Read e-book online Byzantine identity and its patrons: Embroidered aeres and PDF

By Henry Schilb

ISBN-10: 1109183127

ISBN-13: 9781109183122

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Additional info for Byzantine identity and its patrons: Embroidered aeres and epitaphioi of the Palaiologan and post-Byzantine periods

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A distinction between an aër and an epitaphios is assumed for the fourteenth and fifteenth centuries because there is such a distinction now. The functions of the two types are different. The iconography and inscriptions are also slightly different on the two types of object. The iconography and inscriptions are assumed to reveal what the function is and, therefore, which term is appropriate for any given example of a textile that might be either an aër or an epitaphios. The terminology itself has therefore affected how scholars have categorized the objects.

31 This passage is another case in which Symeon of Thessaloniki used multiple terms to clarify his meaning. The use of “katapetasma” is not, in this case, a technical term for a cloth of a particular function. It is a general term for a veil. It is also possible that “katapetasma” might be intended, in the passage from Symeon of Thessaloniki cited by Bouras, as a poetic reference to the veil of the temple. This would make the word part of a mystagogic interpretation of this element of the liturgy like Symeon’s use of the word “epitaphios” in reference the aër in the other passage cited by Bouras.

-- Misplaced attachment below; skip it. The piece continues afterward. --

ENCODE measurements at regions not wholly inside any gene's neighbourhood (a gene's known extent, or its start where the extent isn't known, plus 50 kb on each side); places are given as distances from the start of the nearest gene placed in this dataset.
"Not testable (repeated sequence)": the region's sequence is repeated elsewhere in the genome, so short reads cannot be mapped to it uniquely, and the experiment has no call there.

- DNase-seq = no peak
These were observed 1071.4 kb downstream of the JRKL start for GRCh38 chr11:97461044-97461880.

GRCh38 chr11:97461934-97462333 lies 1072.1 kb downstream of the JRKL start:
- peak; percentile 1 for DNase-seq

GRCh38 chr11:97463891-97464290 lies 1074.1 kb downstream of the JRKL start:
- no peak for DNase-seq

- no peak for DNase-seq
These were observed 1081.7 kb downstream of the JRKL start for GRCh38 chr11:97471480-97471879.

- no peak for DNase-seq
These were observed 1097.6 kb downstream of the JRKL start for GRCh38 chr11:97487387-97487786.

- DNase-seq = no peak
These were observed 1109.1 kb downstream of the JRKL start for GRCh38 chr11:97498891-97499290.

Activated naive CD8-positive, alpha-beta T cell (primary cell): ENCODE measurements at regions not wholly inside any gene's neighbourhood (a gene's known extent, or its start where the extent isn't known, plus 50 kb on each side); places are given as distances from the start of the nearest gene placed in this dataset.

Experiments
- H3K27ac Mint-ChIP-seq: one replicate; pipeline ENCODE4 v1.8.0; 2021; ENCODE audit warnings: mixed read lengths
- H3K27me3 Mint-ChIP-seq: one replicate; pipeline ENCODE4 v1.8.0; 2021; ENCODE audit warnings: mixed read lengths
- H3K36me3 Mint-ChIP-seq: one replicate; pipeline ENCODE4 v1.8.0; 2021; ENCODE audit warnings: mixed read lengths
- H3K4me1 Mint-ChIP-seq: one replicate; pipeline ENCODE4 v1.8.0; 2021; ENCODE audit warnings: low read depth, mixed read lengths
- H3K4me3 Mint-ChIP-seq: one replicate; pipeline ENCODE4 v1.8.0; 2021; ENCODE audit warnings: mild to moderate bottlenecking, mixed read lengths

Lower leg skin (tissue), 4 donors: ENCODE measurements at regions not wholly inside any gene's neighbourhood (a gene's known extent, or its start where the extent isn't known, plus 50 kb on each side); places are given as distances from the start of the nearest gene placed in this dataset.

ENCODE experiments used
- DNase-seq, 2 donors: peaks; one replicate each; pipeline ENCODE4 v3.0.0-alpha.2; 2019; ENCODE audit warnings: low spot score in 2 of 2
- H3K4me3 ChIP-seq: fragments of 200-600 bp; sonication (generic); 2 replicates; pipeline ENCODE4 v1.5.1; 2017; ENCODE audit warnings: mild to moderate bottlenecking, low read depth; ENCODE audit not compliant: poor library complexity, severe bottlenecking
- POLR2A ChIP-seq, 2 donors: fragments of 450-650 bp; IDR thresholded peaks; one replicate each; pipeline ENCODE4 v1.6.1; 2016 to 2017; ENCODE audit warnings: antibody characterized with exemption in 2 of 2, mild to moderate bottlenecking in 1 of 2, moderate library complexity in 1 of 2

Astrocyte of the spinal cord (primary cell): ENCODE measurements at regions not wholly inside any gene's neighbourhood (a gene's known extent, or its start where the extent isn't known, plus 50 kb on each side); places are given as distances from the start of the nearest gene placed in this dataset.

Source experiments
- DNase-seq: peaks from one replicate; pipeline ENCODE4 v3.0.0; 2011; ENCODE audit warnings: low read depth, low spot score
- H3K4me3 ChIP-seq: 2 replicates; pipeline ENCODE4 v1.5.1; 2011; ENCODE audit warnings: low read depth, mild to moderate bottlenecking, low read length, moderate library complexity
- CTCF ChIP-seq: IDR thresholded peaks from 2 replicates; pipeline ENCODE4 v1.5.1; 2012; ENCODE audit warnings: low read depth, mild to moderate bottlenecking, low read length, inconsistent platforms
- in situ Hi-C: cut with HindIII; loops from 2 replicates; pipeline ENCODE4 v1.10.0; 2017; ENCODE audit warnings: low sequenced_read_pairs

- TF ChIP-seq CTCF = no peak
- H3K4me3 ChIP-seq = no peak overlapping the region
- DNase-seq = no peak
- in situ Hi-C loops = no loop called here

38 This was iconography of some antiquity by the twelfth century. The Communion of the Apostles had been used at least since the sixth-century on objects like the Riha Paten (figure 95), a diskos now at Dumbarton Oaks. 39 They are, therefore, the earliest examples of an embroidered version of the Communion of the Apostles. These kalymmata seem to have been taken from Byzantine territory, probably Constantinople, during the Fourth Crusade. 40 The Halberstadt kalymmata are embroidered with inscriptions couched in gold.

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Byzantine identity and its patrons: Embroidered aeres and epitaphioi of the Palaiologan and post-Byzantine periods by Henry Schilb


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